Larian Banner
Previous Thread
Next Thread
Print Thread
Page 1 of 4 1 2 3 4
Joined: Jul 2014
Location: Italy
Tuco Offline OP
veteran
OP Offline
veteran
Joined: Jul 2014
Location: Italy
I was going to make this post in one of the other threads about the topic of wanting a day/night cycle, but then I decided that it probably needs to be its own discussion, because I'm going to identify a specific problem with it.

I guess it's time to address the elephant in the room when it comes to day/night cycle, the actual reason Larian probably thinks it's too much of a hassle to handle: MULTIPLAYER CO-OP..
Multiplayer makes a challenge to manage a variable passing of time since the point of reference isn't "one player character" anymore, but ALL the player characterS.

I see three possible scenarios here (and this is all assuming Larian would be interested to address the issue, which is anything but a given at this point in time):

Solution 1- the Larian Way: the entire world is frozen in a single moment in time and the variable isn't taken into account at all.

Solution 2 - an MMO-like fixed cycle of passing hours: all the players involved are forced into a certain cycle of light and dark hours. There's no way to alter the length of the day.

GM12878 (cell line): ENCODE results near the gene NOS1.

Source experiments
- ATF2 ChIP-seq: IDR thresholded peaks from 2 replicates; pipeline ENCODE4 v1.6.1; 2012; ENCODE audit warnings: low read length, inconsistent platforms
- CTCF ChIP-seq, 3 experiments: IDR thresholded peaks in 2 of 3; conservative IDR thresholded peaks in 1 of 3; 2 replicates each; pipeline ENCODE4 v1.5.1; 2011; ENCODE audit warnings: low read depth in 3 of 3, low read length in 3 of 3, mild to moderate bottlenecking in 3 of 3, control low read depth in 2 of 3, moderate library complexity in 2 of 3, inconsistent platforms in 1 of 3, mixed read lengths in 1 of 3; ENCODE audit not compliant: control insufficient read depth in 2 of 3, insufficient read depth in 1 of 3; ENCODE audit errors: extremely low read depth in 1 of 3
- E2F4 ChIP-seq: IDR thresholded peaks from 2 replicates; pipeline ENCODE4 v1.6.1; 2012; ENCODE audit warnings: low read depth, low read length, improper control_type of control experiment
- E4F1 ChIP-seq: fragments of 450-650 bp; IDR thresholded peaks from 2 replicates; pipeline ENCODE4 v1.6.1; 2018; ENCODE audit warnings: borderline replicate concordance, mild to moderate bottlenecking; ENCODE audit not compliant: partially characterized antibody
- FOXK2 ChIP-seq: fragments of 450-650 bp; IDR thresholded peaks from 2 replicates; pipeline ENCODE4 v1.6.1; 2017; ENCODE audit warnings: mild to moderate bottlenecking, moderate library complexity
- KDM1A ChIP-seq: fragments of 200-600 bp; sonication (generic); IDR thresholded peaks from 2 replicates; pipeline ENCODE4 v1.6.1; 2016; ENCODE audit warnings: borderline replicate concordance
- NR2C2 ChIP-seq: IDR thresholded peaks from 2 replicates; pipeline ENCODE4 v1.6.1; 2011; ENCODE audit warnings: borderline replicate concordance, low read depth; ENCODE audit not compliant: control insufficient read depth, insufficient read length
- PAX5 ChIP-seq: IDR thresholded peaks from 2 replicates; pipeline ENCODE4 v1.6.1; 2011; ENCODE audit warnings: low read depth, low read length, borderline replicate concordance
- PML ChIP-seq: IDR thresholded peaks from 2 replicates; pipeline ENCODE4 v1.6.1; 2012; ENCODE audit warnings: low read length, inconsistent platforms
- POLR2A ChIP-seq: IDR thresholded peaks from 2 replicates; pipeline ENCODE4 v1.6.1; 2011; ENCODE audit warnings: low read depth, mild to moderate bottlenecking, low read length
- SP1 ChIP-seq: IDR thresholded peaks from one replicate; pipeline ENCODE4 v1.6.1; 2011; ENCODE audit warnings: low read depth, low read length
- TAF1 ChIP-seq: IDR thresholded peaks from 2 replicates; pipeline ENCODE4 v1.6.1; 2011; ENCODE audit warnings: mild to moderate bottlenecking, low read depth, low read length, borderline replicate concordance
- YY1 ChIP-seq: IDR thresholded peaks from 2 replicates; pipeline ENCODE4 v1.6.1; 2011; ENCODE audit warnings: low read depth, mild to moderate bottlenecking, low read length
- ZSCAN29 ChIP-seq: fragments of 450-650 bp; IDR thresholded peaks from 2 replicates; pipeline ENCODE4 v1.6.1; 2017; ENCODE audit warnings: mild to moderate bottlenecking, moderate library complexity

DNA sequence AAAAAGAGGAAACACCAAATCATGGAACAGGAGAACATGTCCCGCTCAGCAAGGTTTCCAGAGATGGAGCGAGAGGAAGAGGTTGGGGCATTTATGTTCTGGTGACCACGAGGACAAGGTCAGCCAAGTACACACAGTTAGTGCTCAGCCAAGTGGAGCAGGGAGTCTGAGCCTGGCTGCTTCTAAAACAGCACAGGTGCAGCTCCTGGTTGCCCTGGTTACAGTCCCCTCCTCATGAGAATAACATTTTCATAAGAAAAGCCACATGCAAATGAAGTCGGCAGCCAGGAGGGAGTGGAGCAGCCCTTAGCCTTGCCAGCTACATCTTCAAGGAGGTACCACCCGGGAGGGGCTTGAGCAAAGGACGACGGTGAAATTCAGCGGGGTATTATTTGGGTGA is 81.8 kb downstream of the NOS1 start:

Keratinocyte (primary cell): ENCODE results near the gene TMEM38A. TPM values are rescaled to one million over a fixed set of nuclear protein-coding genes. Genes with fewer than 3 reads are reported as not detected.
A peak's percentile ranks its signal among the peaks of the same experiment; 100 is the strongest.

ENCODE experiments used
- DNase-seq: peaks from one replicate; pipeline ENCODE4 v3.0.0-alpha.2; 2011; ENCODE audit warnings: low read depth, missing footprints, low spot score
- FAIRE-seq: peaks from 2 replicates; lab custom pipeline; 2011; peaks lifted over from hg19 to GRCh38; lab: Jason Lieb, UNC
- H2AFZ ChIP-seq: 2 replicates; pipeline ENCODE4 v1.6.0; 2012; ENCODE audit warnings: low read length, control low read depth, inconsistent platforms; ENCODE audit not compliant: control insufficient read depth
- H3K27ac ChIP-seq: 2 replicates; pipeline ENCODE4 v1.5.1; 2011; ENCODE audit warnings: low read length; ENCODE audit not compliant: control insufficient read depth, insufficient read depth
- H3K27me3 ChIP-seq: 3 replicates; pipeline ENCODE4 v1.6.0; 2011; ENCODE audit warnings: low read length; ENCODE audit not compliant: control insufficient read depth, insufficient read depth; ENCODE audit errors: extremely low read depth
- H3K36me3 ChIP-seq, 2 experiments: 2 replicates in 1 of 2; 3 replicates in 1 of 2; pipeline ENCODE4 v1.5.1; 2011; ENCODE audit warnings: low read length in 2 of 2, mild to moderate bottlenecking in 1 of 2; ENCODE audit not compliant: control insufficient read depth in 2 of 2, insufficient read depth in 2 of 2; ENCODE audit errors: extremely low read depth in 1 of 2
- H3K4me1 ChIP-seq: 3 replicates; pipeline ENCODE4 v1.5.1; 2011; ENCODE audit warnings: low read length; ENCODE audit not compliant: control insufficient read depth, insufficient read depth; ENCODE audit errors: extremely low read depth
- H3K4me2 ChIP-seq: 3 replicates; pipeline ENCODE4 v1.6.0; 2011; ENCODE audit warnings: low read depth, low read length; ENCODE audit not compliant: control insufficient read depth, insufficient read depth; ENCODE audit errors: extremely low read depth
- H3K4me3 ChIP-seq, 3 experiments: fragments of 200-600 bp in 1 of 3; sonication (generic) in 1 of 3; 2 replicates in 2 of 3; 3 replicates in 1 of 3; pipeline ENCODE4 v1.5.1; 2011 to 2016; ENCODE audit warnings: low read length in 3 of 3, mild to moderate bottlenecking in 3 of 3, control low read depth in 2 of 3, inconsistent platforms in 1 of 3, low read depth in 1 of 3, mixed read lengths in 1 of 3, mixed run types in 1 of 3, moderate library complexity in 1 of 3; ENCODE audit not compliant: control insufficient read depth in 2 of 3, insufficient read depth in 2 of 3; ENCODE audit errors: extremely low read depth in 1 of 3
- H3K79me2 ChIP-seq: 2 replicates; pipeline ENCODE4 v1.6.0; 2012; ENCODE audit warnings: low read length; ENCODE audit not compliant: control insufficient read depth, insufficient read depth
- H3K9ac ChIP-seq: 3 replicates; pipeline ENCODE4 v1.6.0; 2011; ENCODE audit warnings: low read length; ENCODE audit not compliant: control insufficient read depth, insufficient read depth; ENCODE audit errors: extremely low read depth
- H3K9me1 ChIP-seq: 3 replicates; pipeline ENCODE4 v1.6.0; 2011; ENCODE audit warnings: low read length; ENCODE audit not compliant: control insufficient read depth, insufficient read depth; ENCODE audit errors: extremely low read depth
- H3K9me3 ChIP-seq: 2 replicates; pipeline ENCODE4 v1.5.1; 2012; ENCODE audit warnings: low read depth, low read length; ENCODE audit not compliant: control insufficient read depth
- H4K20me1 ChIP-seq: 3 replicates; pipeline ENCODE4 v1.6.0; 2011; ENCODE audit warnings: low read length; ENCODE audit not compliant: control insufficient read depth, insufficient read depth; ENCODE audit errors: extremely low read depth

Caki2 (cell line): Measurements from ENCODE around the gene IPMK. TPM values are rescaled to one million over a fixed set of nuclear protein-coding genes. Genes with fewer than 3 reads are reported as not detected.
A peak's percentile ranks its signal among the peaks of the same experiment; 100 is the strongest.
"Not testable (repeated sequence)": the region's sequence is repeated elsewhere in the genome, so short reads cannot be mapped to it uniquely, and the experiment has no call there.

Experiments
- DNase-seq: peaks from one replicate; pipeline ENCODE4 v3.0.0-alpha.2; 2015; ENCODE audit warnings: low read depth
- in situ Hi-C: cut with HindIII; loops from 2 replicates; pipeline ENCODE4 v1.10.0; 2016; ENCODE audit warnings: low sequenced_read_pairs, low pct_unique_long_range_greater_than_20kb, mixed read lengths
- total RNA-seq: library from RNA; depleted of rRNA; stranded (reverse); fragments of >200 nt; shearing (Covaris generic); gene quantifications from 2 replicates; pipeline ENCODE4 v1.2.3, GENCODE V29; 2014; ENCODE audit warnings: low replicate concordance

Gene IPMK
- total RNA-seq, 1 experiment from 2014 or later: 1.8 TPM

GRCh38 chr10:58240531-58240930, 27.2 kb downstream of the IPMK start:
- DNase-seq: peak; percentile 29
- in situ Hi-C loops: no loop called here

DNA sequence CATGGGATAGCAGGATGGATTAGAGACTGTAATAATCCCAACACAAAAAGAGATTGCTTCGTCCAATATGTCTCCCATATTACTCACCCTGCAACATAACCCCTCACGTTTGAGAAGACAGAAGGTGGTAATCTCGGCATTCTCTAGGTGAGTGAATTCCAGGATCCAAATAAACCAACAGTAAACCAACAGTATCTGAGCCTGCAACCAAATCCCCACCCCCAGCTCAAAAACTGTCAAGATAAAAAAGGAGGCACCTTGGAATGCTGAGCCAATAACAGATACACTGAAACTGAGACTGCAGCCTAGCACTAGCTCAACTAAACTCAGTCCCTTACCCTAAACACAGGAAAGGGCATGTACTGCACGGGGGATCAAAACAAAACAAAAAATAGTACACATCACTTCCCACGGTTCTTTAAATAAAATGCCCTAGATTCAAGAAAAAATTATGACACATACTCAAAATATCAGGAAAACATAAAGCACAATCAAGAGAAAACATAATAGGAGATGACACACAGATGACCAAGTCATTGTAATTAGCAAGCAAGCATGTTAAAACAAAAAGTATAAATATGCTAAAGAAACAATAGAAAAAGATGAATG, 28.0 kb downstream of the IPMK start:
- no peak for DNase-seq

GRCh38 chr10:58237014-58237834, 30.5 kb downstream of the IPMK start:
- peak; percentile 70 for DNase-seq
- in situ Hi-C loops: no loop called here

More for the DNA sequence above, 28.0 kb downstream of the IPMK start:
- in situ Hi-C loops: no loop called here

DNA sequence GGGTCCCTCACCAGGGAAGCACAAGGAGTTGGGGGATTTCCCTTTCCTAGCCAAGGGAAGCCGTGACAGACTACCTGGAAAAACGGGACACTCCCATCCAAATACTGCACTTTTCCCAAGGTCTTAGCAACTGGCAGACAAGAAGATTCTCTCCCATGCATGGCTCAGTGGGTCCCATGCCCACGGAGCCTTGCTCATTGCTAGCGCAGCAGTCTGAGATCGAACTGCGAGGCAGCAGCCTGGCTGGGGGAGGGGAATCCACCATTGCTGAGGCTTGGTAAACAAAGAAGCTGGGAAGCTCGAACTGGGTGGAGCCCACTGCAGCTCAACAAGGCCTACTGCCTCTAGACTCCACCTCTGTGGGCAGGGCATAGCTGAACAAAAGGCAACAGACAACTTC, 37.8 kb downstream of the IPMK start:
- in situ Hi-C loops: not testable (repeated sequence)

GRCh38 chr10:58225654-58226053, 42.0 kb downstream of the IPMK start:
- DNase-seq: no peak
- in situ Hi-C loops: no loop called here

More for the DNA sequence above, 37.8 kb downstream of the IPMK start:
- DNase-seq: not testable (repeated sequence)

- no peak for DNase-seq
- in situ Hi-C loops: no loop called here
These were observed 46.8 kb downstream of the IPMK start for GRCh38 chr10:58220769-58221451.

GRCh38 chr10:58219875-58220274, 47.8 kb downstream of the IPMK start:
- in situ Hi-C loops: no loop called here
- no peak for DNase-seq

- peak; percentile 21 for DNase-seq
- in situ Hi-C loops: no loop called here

Solution 3 - We have a day/night cycle AND the option to alter its speed (wait/rest) like in most games of this type, but ONE player, presumably the host of the multiplayer session, needs to be in charge of it and everyone else willing to accept what he decides about resting or skipping time.

No one of the three solutions is flawless and without its share of problems, but for how I see it, the third is by far the most reasonable compromise of the three, the one that makes the comparatively minor "sacrifice" between giving up some individual agency or simply giving up on a world that would feel at least a bare minimum more alive, immersive and dynamic.

There are a couple of things that need to be accepted as premises here.

- It's fine to have someone in charge, because let's face the truth: no matter how much Larian could love to claim that "competitive co-op" can be a thing in their games, there's just NO way to have anything resembling a decent playthrough if the different players involved can't accept to collaborate to some degree.